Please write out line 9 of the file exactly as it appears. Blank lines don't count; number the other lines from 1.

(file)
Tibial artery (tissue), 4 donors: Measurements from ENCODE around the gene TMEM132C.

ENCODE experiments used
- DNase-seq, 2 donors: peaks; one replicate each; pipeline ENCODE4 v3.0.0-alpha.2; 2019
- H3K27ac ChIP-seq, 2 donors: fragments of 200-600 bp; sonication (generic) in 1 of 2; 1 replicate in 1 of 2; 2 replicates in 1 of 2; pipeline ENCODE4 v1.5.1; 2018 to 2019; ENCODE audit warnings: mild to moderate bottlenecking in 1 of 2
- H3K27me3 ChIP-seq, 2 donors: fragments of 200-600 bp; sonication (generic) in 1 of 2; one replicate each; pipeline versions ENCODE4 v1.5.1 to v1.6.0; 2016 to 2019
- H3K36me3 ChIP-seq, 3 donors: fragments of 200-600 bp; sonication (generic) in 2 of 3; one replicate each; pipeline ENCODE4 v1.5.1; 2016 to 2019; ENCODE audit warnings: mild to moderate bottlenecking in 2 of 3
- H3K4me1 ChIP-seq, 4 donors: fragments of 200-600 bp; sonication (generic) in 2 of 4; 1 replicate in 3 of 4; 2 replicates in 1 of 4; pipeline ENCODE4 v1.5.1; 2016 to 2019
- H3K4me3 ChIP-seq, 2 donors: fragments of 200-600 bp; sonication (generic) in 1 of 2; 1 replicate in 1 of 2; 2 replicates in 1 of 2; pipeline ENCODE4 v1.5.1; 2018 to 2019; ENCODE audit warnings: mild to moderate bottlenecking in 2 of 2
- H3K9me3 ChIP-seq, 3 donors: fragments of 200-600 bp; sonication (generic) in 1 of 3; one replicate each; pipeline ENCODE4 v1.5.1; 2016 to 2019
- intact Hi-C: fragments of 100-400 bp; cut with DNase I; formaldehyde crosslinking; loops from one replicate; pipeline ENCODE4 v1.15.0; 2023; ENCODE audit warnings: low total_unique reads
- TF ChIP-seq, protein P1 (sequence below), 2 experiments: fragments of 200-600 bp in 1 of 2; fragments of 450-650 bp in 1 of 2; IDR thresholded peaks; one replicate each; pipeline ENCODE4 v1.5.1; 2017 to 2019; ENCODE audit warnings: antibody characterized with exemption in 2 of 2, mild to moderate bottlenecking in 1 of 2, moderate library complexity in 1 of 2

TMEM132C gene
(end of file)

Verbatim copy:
- H3K9me3 ChIP-seq, 3 donors: fragments of 200-600 bp; sonication (generic) in 1 of 3; one replicate each; pipeline ENCODE4 v1.5.1; 2016 to 2019